“I never gave you the best part of me,” Tony Dekker sings on “Think That You Might Be Wrong”, one of the dreamiest tracks from New Wild Everywhere, his Canadian ensemble’s fifth album. To the listener, this can be taken as a promise of good things to come. It’s been four years since Great Lake Swimmers released Lost Channels, an album widely praised for its level of polish and artistic maturity, and fans of Dekker’s soft vocals and evocative arrangements will find plenty to satisfy the anticipation they’ve harbored in that time.
There is much that is pleasant on New Wild Everywhere. “The Great Exhale” is a lush, lilting gem that demands to be replayed, drawing its power from fiddle strains and a light drumbeat that propels the tune forward. These are the types of songs that the Swimmers are known for, and when it comes to tugging on the heartstrings, they’ve still got it. “I’m coming home, so leave the light on for me,” Dekker sings, amid that ever-present, haunting fiddle, and you sincerely hope that someone does.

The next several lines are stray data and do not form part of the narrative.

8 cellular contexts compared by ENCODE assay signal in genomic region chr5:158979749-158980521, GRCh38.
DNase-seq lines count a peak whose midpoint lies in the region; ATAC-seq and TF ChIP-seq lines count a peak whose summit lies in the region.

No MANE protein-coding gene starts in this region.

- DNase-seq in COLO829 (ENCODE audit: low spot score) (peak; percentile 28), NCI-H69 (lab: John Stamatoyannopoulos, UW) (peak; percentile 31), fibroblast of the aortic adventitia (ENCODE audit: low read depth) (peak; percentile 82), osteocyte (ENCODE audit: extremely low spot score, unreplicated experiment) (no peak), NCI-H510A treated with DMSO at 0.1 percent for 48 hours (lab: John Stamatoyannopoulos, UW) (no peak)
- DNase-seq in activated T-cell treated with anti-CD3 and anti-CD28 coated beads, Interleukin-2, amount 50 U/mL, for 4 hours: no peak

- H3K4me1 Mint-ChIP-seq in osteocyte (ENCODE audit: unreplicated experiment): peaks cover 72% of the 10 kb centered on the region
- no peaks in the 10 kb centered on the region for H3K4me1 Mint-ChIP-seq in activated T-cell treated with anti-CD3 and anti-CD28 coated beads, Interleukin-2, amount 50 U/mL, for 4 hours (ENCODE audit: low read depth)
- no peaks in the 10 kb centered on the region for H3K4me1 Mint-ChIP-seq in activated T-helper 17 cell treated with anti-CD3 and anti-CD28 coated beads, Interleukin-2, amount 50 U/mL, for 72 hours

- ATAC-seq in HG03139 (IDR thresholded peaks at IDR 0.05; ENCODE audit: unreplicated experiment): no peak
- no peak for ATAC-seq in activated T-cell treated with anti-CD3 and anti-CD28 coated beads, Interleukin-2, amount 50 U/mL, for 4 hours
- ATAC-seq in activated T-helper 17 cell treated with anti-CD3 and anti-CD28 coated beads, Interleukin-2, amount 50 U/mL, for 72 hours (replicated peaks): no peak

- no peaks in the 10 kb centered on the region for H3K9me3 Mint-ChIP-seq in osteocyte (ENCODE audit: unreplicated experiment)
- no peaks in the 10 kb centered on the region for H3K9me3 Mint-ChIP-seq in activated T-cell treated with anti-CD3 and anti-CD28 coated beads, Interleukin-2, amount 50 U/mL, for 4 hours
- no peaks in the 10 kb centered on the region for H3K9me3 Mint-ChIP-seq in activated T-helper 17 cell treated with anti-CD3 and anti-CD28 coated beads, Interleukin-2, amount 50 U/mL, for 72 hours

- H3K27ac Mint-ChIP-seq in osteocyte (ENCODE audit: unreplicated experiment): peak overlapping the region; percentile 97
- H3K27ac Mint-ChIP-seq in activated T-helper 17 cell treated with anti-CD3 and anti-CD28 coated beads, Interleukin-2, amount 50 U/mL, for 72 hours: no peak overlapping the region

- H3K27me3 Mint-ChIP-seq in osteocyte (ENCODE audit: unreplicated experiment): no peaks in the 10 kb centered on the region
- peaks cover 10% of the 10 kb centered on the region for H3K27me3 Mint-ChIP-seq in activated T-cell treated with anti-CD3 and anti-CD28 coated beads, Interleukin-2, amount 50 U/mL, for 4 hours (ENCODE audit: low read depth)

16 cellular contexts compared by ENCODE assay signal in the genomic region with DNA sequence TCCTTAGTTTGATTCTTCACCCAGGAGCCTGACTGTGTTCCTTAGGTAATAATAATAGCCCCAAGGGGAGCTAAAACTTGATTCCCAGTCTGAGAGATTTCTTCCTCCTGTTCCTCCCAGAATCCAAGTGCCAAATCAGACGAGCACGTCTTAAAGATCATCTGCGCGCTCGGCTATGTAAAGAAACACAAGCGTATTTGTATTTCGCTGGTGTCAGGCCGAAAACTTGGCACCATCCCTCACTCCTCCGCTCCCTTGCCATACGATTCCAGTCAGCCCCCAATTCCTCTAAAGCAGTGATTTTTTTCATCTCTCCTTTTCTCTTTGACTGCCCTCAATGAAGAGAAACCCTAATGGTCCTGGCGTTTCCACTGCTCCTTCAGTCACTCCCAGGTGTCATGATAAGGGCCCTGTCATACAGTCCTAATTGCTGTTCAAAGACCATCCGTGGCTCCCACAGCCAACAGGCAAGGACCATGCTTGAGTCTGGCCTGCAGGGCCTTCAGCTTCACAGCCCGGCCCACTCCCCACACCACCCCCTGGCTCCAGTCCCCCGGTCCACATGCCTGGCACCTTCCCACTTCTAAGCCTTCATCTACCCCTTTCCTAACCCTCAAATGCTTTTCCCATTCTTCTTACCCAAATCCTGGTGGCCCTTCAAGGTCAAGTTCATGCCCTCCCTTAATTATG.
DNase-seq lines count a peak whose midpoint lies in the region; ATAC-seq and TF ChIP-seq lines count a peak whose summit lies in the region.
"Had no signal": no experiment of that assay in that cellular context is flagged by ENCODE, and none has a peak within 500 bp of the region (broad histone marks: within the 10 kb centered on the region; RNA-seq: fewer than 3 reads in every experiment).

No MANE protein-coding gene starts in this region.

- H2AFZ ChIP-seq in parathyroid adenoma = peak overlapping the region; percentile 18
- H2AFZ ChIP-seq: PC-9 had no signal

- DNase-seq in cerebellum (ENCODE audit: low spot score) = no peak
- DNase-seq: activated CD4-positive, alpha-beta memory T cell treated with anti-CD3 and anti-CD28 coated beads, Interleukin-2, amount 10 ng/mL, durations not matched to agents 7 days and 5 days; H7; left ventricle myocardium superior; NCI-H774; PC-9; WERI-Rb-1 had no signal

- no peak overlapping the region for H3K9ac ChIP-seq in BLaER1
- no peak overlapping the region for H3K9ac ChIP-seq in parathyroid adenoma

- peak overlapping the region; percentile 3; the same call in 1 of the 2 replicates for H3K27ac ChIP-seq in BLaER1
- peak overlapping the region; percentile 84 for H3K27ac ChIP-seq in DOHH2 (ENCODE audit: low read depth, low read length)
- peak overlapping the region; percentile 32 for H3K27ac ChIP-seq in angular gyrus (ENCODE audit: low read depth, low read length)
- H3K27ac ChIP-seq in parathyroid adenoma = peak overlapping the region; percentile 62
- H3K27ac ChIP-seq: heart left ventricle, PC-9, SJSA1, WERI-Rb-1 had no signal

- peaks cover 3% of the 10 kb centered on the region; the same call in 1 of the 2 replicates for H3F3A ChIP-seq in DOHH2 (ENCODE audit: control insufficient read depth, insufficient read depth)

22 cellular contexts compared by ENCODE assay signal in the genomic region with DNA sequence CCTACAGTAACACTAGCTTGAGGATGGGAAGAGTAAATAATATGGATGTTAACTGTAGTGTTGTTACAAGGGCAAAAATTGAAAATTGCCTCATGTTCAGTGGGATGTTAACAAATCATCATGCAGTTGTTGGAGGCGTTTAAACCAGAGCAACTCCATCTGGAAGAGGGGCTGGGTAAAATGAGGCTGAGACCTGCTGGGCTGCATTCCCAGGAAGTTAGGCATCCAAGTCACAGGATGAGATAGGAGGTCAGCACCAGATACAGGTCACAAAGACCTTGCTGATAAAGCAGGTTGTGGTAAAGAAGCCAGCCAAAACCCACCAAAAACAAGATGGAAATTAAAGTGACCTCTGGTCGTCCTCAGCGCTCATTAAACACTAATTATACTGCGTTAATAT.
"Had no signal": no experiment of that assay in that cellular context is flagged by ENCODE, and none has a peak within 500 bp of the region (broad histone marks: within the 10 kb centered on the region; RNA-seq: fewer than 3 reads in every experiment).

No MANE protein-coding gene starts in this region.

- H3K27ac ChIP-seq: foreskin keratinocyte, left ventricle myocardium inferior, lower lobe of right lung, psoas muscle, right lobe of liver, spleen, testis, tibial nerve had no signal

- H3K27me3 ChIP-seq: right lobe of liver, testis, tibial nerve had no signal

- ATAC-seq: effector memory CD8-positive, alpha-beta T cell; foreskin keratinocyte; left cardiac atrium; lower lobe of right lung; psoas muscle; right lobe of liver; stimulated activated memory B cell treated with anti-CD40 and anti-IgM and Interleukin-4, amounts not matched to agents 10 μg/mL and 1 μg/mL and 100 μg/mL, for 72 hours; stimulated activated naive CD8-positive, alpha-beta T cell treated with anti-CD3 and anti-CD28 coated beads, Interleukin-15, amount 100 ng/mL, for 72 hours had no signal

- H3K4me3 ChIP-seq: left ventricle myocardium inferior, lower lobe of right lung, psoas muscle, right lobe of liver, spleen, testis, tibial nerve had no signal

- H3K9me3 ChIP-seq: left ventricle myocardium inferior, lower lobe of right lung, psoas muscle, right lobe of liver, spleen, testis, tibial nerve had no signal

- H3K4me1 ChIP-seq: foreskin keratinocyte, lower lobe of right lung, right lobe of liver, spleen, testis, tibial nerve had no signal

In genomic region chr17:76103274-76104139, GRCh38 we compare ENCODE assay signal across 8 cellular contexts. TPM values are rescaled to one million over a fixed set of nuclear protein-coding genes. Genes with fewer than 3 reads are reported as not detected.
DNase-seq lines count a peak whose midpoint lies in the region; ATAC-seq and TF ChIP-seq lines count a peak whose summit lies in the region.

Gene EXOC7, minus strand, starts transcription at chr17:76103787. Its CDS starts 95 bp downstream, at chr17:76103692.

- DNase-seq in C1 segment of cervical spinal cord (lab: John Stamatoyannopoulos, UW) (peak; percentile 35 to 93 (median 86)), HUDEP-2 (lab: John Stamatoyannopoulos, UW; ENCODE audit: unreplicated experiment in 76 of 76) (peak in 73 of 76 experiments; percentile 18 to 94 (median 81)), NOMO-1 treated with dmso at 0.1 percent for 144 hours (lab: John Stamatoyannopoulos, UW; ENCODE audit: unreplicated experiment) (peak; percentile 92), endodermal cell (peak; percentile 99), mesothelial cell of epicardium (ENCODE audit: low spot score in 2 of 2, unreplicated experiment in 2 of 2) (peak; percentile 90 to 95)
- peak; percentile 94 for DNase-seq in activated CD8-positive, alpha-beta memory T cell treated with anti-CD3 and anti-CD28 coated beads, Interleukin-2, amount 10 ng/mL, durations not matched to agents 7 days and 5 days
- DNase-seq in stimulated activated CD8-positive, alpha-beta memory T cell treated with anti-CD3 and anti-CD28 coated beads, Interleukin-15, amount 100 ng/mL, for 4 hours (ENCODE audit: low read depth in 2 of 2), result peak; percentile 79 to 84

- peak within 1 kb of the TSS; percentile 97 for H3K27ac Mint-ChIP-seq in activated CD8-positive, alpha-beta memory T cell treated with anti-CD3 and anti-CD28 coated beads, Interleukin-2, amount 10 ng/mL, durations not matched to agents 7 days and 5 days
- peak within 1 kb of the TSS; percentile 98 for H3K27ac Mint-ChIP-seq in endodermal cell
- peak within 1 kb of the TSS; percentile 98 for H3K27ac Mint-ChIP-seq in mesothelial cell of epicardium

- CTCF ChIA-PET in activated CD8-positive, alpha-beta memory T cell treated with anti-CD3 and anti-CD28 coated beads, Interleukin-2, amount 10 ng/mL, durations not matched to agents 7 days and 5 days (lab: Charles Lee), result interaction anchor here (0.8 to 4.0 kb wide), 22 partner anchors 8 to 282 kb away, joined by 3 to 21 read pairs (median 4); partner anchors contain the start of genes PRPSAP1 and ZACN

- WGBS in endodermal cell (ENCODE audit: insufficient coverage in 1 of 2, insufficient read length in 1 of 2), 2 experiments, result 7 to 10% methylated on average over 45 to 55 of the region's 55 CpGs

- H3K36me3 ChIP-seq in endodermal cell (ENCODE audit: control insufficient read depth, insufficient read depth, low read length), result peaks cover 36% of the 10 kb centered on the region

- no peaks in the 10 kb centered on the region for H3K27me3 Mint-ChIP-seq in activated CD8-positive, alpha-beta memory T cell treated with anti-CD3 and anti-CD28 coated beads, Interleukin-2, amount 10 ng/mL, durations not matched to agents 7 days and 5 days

Tracks like “Easy Come, Easy Go” bring in touches of sister genres, bluegrass and country, diluting the pure folksiness that the group is known for. They have country-style bombast, but Dekker still sings as though he’s afraid of waking a baby in the next room. Dekker and co. are better suited to softer tracks like “The Knife”, a soothing, ethereal duet punctuated by plucked fiddle strings. The lyrics are sometimes hard to understand, but the mood is enough; this is moonlit-drive-on-a-summer-night music if you’ve ever heard it.
The album title evokes a sense of novelty and wonder, but paradoxically, the summation of New Wild Everywhere is not as great or wild as that of previous albums. The confines of a studio may have something to with this, facilitating a more sterile product than the abandoned grain silos and churches that provided the recording venues for Lost Channels. In making the move to more conventional methods, something wild and vital got lost.
Essential tracks: “Think That You Might Be Wrong”, “The Great Exhale”, and “The Knife”